In wholly fabricating a “right to resist tyranny” which implicitly legitimises violence against the government — in direct contradiction to the basic founding principle of any state, the monopolising of force — the conservative “Justices” have placed a legal nuclear time bomb at the very foundations of the United States itself. The next Timothy McVeigh will be able to plead his Second Amendment rights.

    The majority decision was authored, of course, by Antonin Scalia, joined by John G. Roberts, Anthony Kennedy, Clarence Thomas, and Samuel Alito The apparent improper association of Scalia and Thomas ( and probably Roberts as well ) with the Koch brothers — well known to be Bircherite, and thus, yes, neo-Confederate — is a developing story.

  2. ghostrider says:

    There was a book written back in the 50’s or 60’s? Not sure of the exact time frame. It was also probably portraid as a fantasy or science fiction book.

    It was about what the US would be like if the South had actually won the Civil War and seceded. Anybody out there happen to remember that book and what the title was?

    I have searched various book sites but not getting a hit on it yet.

  3. Khirad says:

    Missed this.

    Celebrating Secession Without the Slaves

    • Khirad says:

      This deserves an encore even if you’ve seen it.


      Saying slavery was the cause of the South’s secession during the Civil War isn’t politically correct — it’s correct correct.

    • bito says:

      I ran across this in the comment section
      Cornerstone Speech delivered by Alexander H. Stephens
      Here is the Wikipedia on the background
      A here is the speech

      That’s odd, seems like the Vice-President of the Confederacy seems to think that the “Cornerstone” of the confederacy was slavery.

      Stephens went on to say

      (Jefferson’s) ideas, however, were fundamentally wrong. They rested upon the assumption of the equality of races. This was an error. … Our new government is founded upon exactly the opposite idea; its foundations are laid, its corner–stone rests, upon the great truth that the negro is not equal to the white man; that slavery — subordination to the superior race — is his natural and normal condition.

      Yeppers, states’ rights, liberty, freedom, honor all right there.

      • Khirad says:

        Bottom line -- it WAS about states’ rights.

        States’ rights to own slaves, that is.

      • kesmarn says:

        Stephens gets points, at least, for being brutally honest about his feelings about “negroes,” b’ito. No doubt about where he stands. :-( Unfortunately.

        The natural and normal condition of black folk (and, of course, white women, too) was slavery — subordination to the superior race(gender). If we all would just learn to accept our natural and normal condition — the way God made us — and stop fighting the Divine Plan and the imperatives of nature, we would be happier people! The trouble all starts with people who get uppity and try to compete with their betters. The natural order gets upset, God is outraged, and then the sinners inevitably must be punished. (I’ve actually seen 19th century defenses of unequal treatment based on the fact that womens’ and black folks’ brains are physiologically different/smaller.)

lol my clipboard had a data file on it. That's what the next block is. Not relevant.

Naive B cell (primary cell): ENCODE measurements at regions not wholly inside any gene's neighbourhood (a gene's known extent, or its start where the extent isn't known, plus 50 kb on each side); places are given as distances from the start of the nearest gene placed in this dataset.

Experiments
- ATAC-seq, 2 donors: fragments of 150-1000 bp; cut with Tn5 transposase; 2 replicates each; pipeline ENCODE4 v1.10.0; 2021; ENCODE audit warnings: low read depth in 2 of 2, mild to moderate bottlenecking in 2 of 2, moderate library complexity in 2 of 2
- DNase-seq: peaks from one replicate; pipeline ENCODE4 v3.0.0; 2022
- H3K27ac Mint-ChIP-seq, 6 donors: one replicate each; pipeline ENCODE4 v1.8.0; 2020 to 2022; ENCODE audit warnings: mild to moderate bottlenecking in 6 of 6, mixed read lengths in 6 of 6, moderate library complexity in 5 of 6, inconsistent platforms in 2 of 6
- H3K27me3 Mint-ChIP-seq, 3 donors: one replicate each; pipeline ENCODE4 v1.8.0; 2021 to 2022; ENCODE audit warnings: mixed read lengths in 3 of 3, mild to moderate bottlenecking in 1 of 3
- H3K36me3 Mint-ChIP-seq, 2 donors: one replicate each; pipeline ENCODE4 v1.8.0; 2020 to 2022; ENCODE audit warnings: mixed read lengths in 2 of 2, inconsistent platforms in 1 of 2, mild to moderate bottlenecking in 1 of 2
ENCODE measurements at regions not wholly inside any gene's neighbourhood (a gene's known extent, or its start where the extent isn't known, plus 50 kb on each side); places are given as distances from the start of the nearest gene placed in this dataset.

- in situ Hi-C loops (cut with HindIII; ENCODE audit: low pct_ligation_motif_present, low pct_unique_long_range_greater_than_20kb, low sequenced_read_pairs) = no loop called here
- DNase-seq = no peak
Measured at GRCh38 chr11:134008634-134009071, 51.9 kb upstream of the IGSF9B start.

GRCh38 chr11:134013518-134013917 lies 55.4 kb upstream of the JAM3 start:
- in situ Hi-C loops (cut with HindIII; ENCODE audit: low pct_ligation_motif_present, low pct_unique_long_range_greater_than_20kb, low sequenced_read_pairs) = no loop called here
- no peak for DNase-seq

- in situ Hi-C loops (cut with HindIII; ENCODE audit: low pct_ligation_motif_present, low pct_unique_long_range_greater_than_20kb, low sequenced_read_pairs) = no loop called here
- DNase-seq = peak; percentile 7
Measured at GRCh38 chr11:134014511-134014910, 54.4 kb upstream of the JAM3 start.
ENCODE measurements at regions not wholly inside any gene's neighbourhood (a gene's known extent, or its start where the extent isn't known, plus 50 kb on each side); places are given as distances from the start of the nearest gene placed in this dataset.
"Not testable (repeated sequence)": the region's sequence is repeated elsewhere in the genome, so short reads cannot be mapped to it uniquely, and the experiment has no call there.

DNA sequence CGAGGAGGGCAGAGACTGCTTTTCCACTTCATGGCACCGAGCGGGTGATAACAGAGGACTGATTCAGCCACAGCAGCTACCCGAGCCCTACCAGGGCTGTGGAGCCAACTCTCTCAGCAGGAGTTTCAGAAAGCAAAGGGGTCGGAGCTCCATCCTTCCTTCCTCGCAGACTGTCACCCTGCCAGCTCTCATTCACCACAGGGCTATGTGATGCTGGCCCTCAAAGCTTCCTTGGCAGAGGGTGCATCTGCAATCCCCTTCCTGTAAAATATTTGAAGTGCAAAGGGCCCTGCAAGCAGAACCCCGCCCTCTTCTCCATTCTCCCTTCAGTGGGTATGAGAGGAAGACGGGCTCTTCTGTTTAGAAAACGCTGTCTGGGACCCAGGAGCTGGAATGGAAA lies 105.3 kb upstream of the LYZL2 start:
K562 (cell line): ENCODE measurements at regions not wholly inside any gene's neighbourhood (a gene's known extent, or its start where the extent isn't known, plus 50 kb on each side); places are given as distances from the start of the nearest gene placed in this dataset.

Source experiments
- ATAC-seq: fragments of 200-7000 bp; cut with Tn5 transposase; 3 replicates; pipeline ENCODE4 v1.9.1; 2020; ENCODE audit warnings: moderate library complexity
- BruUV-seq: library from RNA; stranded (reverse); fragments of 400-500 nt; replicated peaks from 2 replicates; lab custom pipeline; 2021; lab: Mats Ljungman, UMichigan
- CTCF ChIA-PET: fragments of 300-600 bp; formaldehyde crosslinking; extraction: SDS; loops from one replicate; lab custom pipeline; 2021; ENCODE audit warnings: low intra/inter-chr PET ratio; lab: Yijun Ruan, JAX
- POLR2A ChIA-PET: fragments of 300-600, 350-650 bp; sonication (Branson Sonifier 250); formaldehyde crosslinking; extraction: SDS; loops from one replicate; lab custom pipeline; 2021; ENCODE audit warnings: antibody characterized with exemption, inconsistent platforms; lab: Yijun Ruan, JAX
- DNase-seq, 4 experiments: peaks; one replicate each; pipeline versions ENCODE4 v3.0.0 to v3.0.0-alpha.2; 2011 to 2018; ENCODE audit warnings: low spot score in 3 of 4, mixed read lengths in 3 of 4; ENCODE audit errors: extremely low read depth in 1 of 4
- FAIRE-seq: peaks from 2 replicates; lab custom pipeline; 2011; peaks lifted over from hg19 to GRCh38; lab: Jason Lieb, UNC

Long story short — Stephens to his “inferiors”: “Don’t make me beat you. But, if you do — my State has the Right to protect me from justice.”

        • bito says:


          The natural order gets upset, God is outraged, and then the sinners inevitably must be punished.

          Didn’t I see this in a tweet recently? 😉

          So am I led to understand my state gives me the right to treat some as slaves equals states’ rights, so it was all about states rights? Bit of a tautology, the circular argument in full circle, eh?

    • kesmarn says:

      I had caught that article, Khirad. Meant to link it and got distracted; never got back to it. I see our friend, Prof. Loewen, is pictured and cited.

      Nothing quite like having one’s whole history of oppression erased, eh? This and holocaust denial can really cause blood pressure to rise.

      • bito says:

        Would have been a better article if they had cited Mr. Loewen’s book on the Neo-Confederates and quoted him more than they did. The truth was treated as a footnote, IMO.

        One of the quotes on the The Confederate Heritage Trust’s site has this quote in part:

        “Every man should endeavor to understand the meaning of subjugation before it is too late.

        Slavery was alright, but that subjugation stuff on white folks, look out!
        I looked at both the sites praising the confederacy cited in the article and not a word on slavery, bunch of talk on liberty and freedoms, but zip on slavery.

  4. Khirad says:

    The first Little Green Footballs link reminded me of this (curious conservative site that is, to take on the whackjobs on the right).




    Which in turn reminds me of:

  5. Khirad says:

    I still find this essentially good to peruse over, and nothing dismantles the myth of states’ rights more than reading over the CSA Constitution.


    Overall, the CSA constitution does not radically alter the federal system that was set up under the United States constitution. It is thus very debatable as to whether the CSA was a significantly more pro-“states’ rights” country (as supporters claim) in any meaningful sense. At least three states rights are explicitly taken away- the freedom of states to grant voting rights to non-citizens, the freedom of states to outlaw slavery within their borders, and the freedom of states to trade freely with each other.

    States only gain four minor rights under the Confederate system- the power to enter into treaties with other states to regulate waterways, the power to tax foreign and domestic ships that use their waterways, the power to impeach federally-appointed state officials, and the power to distribute “bills of credit.” When people champion the cause of reclaiming state power from the feds, are matters like these at the tops of their lists of priorities?

    Although, it should be noted, that as soon as the Federal government in Richmond was established, the states further recoiled from it. They couldn’t be bothered to use another state’s scrip and Georgia never saw fit to actually send troops for the cause, until it came around and bit them in the ass in the name of Sherman.